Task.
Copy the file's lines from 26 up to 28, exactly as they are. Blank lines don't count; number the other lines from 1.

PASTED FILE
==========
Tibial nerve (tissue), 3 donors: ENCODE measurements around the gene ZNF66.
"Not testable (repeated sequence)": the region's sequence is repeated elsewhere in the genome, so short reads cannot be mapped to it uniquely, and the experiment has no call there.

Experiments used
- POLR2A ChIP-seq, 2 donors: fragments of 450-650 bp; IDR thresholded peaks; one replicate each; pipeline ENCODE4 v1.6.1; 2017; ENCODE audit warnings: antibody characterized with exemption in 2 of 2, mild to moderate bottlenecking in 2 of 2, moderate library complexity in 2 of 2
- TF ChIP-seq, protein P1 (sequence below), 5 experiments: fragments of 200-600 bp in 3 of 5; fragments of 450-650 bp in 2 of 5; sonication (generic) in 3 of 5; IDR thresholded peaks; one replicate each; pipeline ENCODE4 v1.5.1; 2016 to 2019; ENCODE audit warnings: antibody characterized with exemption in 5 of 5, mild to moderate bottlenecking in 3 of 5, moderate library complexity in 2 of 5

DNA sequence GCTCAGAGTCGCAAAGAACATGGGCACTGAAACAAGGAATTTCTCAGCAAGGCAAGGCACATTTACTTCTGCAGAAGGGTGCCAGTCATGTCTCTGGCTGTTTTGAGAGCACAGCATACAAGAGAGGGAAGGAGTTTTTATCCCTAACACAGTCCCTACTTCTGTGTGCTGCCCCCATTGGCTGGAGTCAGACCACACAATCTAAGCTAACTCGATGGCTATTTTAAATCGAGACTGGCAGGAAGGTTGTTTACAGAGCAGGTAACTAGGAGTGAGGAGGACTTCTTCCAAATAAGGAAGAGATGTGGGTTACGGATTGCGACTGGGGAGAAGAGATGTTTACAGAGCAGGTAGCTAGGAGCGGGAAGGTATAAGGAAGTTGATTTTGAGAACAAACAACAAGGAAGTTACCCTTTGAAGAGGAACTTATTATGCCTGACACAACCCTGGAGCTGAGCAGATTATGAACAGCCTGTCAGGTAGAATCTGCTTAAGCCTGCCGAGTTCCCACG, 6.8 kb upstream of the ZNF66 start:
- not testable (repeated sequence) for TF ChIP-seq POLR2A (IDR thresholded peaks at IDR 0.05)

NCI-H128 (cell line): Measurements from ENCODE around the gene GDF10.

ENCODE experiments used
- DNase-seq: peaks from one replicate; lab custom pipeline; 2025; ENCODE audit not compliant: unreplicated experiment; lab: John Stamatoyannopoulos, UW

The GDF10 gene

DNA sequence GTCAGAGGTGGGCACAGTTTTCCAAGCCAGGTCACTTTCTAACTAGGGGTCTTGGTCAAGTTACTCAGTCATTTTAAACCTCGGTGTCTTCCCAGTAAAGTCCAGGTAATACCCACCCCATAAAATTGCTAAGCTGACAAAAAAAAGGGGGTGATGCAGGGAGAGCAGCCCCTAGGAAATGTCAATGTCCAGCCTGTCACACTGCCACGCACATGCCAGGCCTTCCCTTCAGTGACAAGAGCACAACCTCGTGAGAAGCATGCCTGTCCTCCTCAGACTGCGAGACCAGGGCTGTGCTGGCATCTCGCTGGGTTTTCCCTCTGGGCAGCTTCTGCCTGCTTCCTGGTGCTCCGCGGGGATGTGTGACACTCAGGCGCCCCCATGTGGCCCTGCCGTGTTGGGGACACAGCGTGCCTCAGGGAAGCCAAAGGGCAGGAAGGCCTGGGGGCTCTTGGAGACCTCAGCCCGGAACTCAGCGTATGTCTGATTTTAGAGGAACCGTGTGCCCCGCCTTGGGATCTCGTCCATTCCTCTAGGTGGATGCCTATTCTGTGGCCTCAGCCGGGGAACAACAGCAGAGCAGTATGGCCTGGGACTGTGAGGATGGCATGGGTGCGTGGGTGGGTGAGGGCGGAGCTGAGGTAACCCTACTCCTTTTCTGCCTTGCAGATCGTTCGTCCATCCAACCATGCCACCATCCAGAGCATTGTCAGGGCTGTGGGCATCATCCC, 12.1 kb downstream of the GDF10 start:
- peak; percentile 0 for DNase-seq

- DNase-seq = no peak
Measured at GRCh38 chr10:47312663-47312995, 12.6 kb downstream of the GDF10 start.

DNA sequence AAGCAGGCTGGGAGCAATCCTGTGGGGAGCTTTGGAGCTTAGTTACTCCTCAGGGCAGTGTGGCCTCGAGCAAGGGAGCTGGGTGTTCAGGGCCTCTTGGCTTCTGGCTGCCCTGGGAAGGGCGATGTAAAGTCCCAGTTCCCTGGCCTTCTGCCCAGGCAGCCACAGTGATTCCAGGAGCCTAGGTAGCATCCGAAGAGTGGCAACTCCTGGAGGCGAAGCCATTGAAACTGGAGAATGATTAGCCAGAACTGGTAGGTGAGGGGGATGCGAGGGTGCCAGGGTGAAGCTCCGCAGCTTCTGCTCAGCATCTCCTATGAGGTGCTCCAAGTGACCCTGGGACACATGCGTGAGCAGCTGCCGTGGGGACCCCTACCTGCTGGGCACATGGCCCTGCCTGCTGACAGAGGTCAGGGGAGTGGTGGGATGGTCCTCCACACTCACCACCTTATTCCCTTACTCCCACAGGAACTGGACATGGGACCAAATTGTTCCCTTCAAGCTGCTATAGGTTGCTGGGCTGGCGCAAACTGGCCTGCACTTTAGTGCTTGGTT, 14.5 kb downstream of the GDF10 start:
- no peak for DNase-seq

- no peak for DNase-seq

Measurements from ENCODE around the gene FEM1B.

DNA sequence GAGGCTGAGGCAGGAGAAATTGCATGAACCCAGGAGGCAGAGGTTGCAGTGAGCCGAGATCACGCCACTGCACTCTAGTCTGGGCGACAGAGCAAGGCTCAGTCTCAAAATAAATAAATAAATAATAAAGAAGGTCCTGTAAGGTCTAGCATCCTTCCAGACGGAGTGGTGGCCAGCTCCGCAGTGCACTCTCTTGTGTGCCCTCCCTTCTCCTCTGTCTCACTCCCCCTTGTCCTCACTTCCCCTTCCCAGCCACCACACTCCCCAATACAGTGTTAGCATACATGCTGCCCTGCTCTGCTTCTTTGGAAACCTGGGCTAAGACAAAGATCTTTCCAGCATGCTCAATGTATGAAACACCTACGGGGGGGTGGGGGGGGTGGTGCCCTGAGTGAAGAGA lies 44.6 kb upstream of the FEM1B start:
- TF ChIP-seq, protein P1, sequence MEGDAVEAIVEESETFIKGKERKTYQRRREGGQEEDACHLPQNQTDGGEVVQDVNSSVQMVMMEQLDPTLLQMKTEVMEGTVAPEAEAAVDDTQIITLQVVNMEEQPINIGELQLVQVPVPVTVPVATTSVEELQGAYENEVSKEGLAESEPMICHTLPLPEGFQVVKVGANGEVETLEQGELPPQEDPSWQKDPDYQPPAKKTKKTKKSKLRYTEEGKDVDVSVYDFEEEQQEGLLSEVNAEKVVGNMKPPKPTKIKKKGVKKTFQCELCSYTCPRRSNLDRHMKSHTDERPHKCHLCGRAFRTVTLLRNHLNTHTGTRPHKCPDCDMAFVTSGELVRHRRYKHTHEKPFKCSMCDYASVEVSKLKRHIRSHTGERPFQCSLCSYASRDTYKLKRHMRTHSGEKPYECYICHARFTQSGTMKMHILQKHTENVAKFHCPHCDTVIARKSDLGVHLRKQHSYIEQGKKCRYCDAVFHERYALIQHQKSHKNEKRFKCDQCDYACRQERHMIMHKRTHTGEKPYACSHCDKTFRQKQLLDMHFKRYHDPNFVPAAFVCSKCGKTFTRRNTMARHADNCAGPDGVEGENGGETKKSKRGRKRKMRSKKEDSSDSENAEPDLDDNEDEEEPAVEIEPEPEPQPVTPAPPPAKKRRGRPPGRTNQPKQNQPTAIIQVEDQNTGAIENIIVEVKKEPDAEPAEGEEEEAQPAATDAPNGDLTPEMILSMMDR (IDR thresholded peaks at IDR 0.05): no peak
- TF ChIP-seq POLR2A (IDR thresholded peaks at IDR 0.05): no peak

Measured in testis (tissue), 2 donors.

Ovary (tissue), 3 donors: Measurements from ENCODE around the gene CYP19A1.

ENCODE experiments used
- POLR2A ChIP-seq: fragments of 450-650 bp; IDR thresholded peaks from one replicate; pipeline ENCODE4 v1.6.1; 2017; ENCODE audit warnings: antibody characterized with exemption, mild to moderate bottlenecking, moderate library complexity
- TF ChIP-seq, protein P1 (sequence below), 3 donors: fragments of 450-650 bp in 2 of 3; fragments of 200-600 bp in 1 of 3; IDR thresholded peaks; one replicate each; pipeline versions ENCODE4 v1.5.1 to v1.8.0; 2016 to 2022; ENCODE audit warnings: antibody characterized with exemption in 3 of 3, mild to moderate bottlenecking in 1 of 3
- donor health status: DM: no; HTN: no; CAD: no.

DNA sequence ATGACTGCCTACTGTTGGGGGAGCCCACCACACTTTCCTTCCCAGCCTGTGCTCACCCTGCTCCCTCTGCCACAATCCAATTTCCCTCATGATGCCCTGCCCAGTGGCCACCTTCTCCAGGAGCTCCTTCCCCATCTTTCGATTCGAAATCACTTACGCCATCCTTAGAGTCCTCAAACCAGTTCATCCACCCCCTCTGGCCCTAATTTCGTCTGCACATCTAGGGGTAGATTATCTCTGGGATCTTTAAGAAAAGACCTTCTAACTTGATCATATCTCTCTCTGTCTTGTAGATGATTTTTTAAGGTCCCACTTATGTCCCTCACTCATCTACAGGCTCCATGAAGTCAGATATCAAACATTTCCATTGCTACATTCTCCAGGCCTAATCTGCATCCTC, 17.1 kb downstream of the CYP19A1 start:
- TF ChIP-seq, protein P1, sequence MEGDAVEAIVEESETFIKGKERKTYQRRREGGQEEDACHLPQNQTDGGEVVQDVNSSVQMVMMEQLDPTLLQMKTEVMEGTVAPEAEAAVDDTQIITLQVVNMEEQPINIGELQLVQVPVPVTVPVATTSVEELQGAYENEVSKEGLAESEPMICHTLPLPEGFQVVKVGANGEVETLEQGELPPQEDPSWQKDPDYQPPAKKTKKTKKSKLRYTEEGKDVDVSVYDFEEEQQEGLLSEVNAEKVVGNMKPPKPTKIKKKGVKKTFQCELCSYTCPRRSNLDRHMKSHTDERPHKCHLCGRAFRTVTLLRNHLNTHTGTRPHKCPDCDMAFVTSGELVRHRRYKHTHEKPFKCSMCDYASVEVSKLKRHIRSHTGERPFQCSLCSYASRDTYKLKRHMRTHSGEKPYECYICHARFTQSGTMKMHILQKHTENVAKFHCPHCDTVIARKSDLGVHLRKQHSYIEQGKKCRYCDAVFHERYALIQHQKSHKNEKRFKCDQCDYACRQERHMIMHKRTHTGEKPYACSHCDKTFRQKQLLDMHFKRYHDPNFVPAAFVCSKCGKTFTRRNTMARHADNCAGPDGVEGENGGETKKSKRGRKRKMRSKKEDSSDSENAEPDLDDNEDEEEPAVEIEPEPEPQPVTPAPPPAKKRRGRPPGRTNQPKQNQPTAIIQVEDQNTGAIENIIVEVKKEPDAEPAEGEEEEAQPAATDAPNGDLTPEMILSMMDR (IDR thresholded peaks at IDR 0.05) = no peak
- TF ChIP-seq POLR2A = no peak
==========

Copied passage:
- POLR2A ChIP-seq: fragments of 450-650 bp; IDR thresholded peaks from one replicate; pipeline ENCODE4 v1.6.1; 2017; ENCODE audit warnings: antibody characterized with exemption, mild to moderate bottlenecking, moderate library complexity
- TF ChIP-seq, protein P1 (sequence below), 3 donors: fragments of 450-650 bp in 2 of 3; fragments of 200-600 bp in 1 of 3; IDR thresholded peaks; one replicate each; pipeline versions ENCODE4 v1.5.1 to v1.8.0; 2016 to 2022; ENCODE audit warnings: antibody characterized with exemption in 3 of 3, mild to moderate bottlenecking in 1 of 3
- donor health status: DM: no; HTN: no; CAD: no.